Peter started promoting firstly as manager for the owner and shortly after was offered the lease of the complex to become promoter in his own right. He accepted the challenge and adopting the method of management that was his trademark, he firstly set about learning all he could about his new career.
Under his guidance, Tralee Speedway began to grow - grow in competitor ranks, grow in spectator numbers and grow in reputation for not only hosting traditional race meetings but also introdudng exciting innovations for race meetings.
He arranged to have a large electronic display timer built and installed at the circuit, visible from all areas of the circuit, a first of its kind at the time. Several of those same timers today are located at numerous speedways in Australia. His smash repair business Region Body Works played an important role in the operation of Tralee Speedway as things began to expand by introducing his own stable of race cars to boost the numbers and standard of race cars and competitors.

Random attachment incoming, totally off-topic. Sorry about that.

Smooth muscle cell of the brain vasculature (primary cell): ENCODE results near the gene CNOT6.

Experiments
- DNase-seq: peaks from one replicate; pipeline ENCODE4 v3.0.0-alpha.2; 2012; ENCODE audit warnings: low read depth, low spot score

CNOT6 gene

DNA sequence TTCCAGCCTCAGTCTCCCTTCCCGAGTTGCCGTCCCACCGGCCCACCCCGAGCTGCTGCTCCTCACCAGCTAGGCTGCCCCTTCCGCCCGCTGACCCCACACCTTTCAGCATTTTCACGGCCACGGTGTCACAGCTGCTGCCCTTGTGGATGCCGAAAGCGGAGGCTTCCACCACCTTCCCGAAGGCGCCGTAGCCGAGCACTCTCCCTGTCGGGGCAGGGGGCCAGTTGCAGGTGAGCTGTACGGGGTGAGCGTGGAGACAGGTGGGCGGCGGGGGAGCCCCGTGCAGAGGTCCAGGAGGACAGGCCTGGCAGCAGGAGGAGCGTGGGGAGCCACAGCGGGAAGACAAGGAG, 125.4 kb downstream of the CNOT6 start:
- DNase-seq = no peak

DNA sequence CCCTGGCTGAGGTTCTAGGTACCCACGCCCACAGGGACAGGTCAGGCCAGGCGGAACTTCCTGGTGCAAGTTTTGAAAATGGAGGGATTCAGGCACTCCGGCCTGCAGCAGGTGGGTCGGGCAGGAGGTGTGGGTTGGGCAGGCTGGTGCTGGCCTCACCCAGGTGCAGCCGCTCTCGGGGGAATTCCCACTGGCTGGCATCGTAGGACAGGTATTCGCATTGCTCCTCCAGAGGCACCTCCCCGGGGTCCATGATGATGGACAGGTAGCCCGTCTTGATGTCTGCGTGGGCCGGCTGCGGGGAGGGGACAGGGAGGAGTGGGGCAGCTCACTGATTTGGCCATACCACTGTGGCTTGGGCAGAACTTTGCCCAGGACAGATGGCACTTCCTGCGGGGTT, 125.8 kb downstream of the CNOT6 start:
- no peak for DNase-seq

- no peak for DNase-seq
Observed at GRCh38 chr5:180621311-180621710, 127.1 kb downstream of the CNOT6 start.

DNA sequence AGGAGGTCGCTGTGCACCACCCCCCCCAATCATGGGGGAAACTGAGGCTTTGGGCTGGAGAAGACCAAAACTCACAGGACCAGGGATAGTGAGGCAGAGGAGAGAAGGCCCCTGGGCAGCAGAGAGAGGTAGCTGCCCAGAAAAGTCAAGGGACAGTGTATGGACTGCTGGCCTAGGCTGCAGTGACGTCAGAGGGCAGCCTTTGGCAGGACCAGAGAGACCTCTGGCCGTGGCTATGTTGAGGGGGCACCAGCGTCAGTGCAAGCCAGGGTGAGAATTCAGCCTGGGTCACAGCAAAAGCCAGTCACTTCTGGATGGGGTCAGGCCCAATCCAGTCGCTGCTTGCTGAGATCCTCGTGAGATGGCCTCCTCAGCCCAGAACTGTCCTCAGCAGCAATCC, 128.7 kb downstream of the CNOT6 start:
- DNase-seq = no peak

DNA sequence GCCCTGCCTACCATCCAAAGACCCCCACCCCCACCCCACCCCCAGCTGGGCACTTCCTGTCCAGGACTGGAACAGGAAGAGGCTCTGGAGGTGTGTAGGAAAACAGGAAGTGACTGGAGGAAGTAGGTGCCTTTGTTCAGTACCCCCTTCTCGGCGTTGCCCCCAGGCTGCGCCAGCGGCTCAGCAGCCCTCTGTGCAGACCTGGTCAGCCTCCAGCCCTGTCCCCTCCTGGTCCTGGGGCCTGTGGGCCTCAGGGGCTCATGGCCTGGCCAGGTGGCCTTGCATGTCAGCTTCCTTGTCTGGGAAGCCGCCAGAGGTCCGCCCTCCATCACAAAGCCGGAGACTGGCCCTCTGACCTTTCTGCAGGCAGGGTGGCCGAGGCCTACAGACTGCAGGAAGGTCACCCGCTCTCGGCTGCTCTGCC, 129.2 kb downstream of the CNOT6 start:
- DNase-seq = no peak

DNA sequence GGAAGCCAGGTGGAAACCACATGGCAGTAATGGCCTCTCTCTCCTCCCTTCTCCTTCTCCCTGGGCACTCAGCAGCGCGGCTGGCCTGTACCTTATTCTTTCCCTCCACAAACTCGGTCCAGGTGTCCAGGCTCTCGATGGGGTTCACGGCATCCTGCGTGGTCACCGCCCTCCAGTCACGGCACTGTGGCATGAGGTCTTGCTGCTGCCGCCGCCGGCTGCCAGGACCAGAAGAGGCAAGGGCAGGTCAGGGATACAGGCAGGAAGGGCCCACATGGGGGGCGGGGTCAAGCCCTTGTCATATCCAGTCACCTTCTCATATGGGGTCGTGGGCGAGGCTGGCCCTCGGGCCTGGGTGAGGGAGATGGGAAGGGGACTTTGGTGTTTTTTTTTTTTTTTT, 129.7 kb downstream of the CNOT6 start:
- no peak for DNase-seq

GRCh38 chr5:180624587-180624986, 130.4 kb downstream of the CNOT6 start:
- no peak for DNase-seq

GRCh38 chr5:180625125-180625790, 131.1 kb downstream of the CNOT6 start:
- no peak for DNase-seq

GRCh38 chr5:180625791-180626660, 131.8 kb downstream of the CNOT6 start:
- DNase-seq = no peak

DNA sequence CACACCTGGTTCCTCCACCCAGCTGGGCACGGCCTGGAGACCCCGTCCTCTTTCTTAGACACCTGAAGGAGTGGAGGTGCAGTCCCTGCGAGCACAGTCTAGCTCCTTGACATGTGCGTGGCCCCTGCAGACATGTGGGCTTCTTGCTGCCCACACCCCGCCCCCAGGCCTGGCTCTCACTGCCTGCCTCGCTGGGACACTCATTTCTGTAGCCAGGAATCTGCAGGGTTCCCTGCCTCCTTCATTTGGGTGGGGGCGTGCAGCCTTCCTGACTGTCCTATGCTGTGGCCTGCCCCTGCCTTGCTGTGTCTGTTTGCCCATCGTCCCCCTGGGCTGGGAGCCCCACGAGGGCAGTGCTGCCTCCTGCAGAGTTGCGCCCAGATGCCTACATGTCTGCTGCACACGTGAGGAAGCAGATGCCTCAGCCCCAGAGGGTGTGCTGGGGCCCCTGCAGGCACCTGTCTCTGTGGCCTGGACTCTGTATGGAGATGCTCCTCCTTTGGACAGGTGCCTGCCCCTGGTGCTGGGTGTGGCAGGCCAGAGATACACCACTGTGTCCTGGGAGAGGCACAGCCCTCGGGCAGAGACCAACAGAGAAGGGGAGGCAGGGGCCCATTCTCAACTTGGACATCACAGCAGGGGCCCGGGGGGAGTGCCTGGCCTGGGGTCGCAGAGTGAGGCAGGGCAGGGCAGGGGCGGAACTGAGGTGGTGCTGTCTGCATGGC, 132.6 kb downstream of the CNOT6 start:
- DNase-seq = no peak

He engaged drivers like Ken Barlow, Max Kennerley and Peter Taunton. That move led to the introduction of the then famous Berco Team which launched Dave Wignall, David House and Howard Revell to name a few and that alone launched Tralee into the national arena with the reputation of having the best sedan car drivers in the country.
The epic team racing battles between Tralee Speedway and Liverpool and the USA v Australia matches were history making events for Speedway Peter Gurbiel began achieving success for Tralee Speedway and began to receive recognition from race fans, competitors, sponsors and fellow Australian Speedway promoters. He was that time on the executive committee of the ASPA.